- They fear the reactions of relatives if they take baptism.
- They expect Jesus to take them to heaven and to take care of their children.
- God expects for them to lead a decent life as a follower of Jesus.
- They understand Jesus as teaching us to avoid a sinful life and to do good to others.
- They do not feel bad about not receiving baptism, nor do they feel that God is displeased because of it.
- If they accept baptism, they feel they should stop going to the cinema, smoking, and other bad habits.
- They attend Christian public meetings, but their wives do not come along.
- They do not try to persuade their wives to join their Christian faith, as it would only cause conflict in the home and among the relations. Now they are still accepted by their caste people and family members.
- The best way to reach their wives would be through Christian literature. If there were Bible women, they could possibly speak with them; otherwise, only prayer for them is possible.
- They would not be interested in joining a cottage prayer meeting even if it was nearby.4
While YBs are numerous, they are largely indistinguishable from the general Hindu population since their discipleship does not entail membership in the institutional church, yet they maintain devotion to Christ.5 That is to say, Christian spiritual acts are pursued with Hindu social tact.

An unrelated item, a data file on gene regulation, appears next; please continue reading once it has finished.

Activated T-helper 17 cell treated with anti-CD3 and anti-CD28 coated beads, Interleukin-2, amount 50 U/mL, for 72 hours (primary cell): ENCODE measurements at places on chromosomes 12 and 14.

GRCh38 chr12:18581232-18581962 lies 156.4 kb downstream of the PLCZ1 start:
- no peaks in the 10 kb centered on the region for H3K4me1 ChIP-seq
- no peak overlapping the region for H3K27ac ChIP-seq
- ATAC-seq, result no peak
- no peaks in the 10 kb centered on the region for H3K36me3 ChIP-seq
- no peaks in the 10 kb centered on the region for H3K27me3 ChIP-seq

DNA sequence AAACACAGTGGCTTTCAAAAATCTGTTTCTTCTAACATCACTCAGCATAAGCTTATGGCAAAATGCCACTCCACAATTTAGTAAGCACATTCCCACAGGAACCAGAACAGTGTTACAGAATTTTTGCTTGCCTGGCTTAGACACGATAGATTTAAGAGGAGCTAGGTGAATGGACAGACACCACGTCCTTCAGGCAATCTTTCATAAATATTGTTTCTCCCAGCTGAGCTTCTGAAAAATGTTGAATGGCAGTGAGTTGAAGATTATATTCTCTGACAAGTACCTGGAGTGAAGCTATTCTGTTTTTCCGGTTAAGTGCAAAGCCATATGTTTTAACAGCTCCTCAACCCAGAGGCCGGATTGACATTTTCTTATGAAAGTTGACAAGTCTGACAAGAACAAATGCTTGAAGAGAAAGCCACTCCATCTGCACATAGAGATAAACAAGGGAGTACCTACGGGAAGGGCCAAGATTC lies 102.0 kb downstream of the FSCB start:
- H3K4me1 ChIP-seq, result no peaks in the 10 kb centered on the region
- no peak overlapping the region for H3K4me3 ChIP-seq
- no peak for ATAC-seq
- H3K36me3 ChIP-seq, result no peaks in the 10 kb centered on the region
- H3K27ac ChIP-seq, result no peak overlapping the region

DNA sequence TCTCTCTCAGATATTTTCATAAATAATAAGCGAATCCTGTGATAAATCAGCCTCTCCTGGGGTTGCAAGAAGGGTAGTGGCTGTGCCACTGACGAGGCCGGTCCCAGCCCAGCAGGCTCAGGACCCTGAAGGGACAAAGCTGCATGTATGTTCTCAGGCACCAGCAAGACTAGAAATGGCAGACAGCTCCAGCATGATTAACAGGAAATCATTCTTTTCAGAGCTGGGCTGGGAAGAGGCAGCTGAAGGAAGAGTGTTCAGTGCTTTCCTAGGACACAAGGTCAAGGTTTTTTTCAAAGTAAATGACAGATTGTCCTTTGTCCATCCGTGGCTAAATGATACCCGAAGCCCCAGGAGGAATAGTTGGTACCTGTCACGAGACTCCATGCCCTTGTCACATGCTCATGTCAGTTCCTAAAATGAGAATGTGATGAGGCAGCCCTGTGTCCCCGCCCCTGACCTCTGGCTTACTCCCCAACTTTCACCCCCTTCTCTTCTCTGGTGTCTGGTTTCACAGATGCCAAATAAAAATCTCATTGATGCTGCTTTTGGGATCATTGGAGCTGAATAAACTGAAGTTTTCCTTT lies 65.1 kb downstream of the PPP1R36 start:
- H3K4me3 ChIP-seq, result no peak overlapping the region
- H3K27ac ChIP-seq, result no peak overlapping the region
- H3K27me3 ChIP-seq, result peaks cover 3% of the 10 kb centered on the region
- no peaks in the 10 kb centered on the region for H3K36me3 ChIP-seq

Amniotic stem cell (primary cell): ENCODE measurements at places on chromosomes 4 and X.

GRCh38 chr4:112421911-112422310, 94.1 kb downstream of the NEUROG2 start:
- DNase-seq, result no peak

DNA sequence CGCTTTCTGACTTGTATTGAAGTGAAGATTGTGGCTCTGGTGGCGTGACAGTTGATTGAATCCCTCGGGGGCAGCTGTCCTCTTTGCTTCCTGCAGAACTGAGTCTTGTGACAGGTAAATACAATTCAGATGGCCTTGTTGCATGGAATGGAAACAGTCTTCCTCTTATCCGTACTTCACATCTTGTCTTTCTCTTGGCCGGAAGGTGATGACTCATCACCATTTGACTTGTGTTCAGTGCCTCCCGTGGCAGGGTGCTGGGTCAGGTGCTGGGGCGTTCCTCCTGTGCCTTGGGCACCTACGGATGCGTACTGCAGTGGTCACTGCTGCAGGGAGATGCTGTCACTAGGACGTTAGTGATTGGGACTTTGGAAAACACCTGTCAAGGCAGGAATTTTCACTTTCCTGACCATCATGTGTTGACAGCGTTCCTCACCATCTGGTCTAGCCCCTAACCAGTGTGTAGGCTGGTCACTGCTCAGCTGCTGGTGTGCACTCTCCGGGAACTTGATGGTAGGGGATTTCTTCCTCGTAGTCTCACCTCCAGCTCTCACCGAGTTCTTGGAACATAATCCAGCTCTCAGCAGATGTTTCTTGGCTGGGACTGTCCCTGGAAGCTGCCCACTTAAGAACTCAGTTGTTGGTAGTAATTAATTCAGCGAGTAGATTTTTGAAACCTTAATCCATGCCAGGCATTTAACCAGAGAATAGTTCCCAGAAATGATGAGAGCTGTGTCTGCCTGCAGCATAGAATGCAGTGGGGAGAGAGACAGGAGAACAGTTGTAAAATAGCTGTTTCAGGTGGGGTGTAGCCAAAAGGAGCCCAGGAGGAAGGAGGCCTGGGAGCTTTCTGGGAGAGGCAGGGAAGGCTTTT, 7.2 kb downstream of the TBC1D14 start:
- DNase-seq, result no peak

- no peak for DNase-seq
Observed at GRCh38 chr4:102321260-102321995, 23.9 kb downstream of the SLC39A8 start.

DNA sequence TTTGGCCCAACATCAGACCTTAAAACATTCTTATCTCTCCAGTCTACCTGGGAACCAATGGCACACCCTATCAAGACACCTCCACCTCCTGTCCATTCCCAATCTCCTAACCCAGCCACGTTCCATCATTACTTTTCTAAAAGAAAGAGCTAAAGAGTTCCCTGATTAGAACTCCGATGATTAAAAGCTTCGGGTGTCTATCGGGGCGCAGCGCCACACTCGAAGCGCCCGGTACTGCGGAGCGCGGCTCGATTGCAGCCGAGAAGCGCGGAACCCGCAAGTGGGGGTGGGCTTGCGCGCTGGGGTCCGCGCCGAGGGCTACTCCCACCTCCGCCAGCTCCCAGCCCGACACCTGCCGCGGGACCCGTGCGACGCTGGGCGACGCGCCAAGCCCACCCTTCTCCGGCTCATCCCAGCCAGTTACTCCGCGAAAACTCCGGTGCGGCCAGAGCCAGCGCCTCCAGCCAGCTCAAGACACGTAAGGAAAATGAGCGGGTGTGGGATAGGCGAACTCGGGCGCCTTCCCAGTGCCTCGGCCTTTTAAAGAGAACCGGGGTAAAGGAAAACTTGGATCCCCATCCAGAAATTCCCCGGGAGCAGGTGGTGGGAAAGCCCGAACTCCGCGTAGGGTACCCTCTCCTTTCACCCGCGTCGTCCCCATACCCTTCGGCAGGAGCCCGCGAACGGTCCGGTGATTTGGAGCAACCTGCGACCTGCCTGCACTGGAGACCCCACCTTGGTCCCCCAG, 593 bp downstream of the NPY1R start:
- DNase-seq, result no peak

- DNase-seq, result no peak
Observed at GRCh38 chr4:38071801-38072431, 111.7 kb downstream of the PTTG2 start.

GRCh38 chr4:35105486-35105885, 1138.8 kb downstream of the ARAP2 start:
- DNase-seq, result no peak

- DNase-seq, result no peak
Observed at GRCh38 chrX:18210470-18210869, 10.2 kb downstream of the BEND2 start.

The process of negotiation that YBs clearly engage in is what I would like to call internal dialogue. It is an engaging conversation between their attraction to the life and person of Christ and their rootedness in Indian culture and practice. While the traditional options of evangelism by extraction and discipleship of rejection does not appeal to them, through this internal interreligious dialogue they are forging a fresh form of discipleship that is at once Christocentric and Indocentric.